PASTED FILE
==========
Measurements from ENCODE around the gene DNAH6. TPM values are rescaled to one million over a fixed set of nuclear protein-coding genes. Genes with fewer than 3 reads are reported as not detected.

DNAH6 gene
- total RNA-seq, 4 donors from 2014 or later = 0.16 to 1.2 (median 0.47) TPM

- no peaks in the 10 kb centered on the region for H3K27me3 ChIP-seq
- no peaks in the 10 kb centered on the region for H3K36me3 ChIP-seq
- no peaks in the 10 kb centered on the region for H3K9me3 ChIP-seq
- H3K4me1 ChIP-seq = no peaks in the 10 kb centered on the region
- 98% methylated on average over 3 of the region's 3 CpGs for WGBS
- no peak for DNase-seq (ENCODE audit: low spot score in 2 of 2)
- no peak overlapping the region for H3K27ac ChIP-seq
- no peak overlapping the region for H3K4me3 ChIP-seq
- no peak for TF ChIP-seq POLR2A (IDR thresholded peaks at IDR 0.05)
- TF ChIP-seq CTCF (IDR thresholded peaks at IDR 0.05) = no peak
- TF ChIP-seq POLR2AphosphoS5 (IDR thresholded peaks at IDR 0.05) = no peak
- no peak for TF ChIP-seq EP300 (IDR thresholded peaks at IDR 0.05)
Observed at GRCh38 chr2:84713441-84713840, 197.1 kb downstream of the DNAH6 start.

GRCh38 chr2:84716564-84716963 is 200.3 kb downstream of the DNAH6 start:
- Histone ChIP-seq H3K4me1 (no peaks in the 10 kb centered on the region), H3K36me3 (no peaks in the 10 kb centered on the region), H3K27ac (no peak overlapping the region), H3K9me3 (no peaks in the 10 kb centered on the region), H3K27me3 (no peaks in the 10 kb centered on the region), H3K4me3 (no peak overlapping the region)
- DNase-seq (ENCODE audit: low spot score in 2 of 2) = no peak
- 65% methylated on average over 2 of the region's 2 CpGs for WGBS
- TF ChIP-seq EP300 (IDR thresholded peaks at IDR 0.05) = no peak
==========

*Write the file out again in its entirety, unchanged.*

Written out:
Measurements from ENCODE around the gene DNAH6. TPM values are rescaled to one million over a fixed set of nuclear protein-coding genes. Genes with fewer than 3 reads are reported as not detected.

DNAH6 gene
- total RNA-seq, 4 donors from 2014 or later = 0.16 to 1.2 (median 0.47) TPM

- no peaks in the 10 kb centered on the region for H3K27me3 ChIP-seq
- no peaks in the 10 kb centered on the region for H3K36me3 ChIP-seq
- no peaks in the 10 kb centered on the region for H3K9me3 ChIP-seq
- H3K4me1 ChIP-seq = no peaks in the 10 kb centered on the region
- 98% methylated on average over 3 of the region's 3 CpGs for WGBS
- no peak for DNase-seq (ENCODE audit: low spot score in 2 of 2)
- no peak overlapping the region for H3K27ac ChIP-seq
- no peak overlapping the region for H3K4me3 ChIP-seq
- no peak for TF ChIP-seq POLR2A (IDR thresholded peaks at IDR 0.05)
- TF ChIP-seq CTCF (IDR thresholded peaks at IDR 0.05) = no peak
- TF ChIP-seq POLR2AphosphoS5 (IDR thresholded peaks at IDR 0.05) = no peak
- no peak for TF ChIP-seq EP300 (IDR thresholded peaks at IDR 0.05)
Observed at GRCh38 chr2:84713441-84713840, 197.1 kb downstream of the DNAH6 start.

GRCh38 chr2:84716564-84716963 is 200.3 kb downstream of the DNAH6 start:
- Histone ChIP-seq H3K4me1 (no peaks in the 10 kb centered on the region), H3K36me3 (no peaks in the 10 kb centered on the region), H3K27ac (no peak overlapping the region), H3K9me3 (no peaks in the 10 kb centered on the region), H3K27me3 (no peaks in the 10 kb centered on the region), H3K4me3 (no peak overlapping the region)
- DNase-seq (ENCODE audit: low spot score in 2 of 2) = no peak
- 65% methylated on average over 2 of the region's 2 CpGs for WGBS
- TF ChIP-seq EP300 (IDR thresholded peaks at IDR 0.05) = no peak